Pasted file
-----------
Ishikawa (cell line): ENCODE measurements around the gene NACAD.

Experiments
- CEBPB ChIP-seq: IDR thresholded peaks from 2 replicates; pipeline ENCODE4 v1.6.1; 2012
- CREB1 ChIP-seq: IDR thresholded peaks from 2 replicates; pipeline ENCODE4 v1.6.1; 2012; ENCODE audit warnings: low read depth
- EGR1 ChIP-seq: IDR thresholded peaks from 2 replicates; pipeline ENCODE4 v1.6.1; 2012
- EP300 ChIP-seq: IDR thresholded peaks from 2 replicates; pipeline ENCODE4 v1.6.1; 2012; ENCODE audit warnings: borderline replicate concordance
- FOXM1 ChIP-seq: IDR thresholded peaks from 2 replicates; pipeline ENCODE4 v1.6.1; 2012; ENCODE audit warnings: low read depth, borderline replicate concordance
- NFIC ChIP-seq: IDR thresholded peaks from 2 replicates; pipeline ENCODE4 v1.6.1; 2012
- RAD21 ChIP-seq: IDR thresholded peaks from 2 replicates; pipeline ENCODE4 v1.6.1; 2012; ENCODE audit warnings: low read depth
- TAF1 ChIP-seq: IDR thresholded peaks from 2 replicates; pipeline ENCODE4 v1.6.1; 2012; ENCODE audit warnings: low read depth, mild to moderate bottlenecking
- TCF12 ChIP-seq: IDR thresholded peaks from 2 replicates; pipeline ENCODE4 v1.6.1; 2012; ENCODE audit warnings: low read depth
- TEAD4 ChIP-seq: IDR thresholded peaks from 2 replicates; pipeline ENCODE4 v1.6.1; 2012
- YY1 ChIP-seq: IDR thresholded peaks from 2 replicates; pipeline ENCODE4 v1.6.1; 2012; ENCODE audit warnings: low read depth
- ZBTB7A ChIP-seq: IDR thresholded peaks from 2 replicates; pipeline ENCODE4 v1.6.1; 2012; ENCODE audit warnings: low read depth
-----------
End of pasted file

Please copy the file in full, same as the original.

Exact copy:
Ishikawa (cell line): ENCODE measurements around the gene NACAD.

Experiments
- CEBPB ChIP-seq: IDR thresholded peaks from 2 replicates; pipeline ENCODE4 v1.6.1; 2012
- CREB1 ChIP-seq: IDR thresholded peaks from 2 replicates; pipeline ENCODE4 v1.6.1; 2012; ENCODE audit warnings: low read depth
- EGR1 ChIP-seq: IDR thresholded peaks from 2 replicates; pipeline ENCODE4 v1.6.1; 2012
- EP300 ChIP-seq: IDR thresholded peaks from 2 replicates; pipeline ENCODE4 v1.6.1; 2012; ENCODE audit warnings: borderline replicate concordance
- FOXM1 ChIP-seq: IDR thresholded peaks from 2 replicates; pipeline ENCODE4 v1.6.1; 2012; ENCODE audit warnings: low read depth, borderline replicate concordance
- NFIC ChIP-seq: IDR thresholded peaks from 2 replicates; pipeline ENCODE4 v1.6.1; 2012
- RAD21 ChIP-seq: IDR thresholded peaks from 2 replicates; pipeline ENCODE4 v1.6.1; 2012; ENCODE audit warnings: low read depth
- TAF1 ChIP-seq: IDR thresholded peaks from 2 replicates; pipeline ENCODE4 v1.6.1; 2012; ENCODE audit warnings: low read depth, mild to moderate bottlenecking
- TCF12 ChIP-seq: IDR thresholded peaks from 2 replicates; pipeline ENCODE4 v1.6.1; 2012; ENCODE audit warnings: low read depth
- TEAD4 ChIP-seq: IDR thresholded peaks from 2 replicates; pipeline ENCODE4 v1.6.1; 2012
- YY1 ChIP-seq: IDR thresholded peaks from 2 replicates; pipeline ENCODE4 v1.6.1; 2012; ENCODE audit warnings: low read depth
- ZBTB7A ChIP-seq: IDR thresholded peaks from 2 replicates; pipeline ENCODE4 v1.6.1; 2012; ENCODE audit warnings: low read depth